2020 election talk: Voter confidence in U.S. presidential results

WashU political experts discuss hot topics in this year’s election

This political science roundtable discussion is the second in a two-part series aimed at helping listeners to better understand the news, polls and issues in this year’s election. Listen to the first part here.

The outcome of the 2016 election surprised a lot of people, especially the political pollsters who predicted Hillary Clinton would win the election. This year, former Vice President Joseph Biden has consistently outperformed President Donald Trump in the polls. But how dependable are they?

The reliability of the 2020 polls and lessons learned from 2016 are just a few of the topics Washington University in St. Louis’ Steven Smith, the Kate M. Gregg Distinguished Professor of Social Science, discussed recently with Betsy Sinclair, professor of political science, and Andrew Reeves, associate professor of political science, all in Arts & Sciences. They also discussed election integrity and voter confidence in the election outcome.

Here are some key takeaways from their conversation:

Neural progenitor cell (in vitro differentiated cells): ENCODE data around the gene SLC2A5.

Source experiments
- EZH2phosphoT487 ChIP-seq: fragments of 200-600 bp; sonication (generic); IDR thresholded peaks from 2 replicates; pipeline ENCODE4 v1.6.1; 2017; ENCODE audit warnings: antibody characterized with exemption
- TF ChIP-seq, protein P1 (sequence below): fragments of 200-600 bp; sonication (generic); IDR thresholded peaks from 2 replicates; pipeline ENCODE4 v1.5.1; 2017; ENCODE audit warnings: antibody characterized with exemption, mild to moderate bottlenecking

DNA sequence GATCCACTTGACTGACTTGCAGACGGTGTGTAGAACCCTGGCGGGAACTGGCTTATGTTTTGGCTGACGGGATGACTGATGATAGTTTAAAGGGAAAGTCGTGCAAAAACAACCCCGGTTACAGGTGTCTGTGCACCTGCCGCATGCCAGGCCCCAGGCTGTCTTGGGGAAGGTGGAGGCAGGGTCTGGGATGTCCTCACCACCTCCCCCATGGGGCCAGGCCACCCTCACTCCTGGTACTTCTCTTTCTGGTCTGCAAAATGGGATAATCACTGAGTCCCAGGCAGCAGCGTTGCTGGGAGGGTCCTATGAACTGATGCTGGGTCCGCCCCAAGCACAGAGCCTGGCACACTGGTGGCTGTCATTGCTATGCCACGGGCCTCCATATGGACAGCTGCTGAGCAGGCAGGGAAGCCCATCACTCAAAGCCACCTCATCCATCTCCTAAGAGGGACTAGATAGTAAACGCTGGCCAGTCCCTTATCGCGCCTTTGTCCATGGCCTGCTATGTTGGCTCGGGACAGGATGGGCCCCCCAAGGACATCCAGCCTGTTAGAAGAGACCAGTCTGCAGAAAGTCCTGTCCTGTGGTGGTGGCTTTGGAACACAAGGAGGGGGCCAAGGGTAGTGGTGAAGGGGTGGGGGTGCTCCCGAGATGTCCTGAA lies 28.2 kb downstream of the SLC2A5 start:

Smith, Reeves and Sinclair all agree that we are in a better position regarding the polls. Different from four years ago, the battleground states are better scrutinized and the major polling organizations are doing more polls with larger samples, making the results more trustworthy.

However, this is 2020 and anything could happen. A sudden spike in COVID-19 cases, excessively long lines at voting sites, legal challenges and a host of other issues could impact the election outcome.

One thing that is certain: The majority of voters are concerned about the legitimacy of the election results. Smith’s research with the university’s Weidenbaum Center found partisans view differently these threats — including fraud, foreign interference and cheating by election officials. Read more about that research.

Regardless of who wins, though, the day after Election Day is coming.

“On Nov. 4, we have to figure out how to live together and how to support the myriad of democratic institutions in which we are embedded. Our national politics is only one of them,” Sinclair said. “On Nov. 4, figure out a way to make a friend with someone who has different political opinions than you do and figure out how to fill potholes, or build crosswalks, or vote in your school board elections, because those are the things that are going to sustain the democratic enterprise until the next presidential election.”

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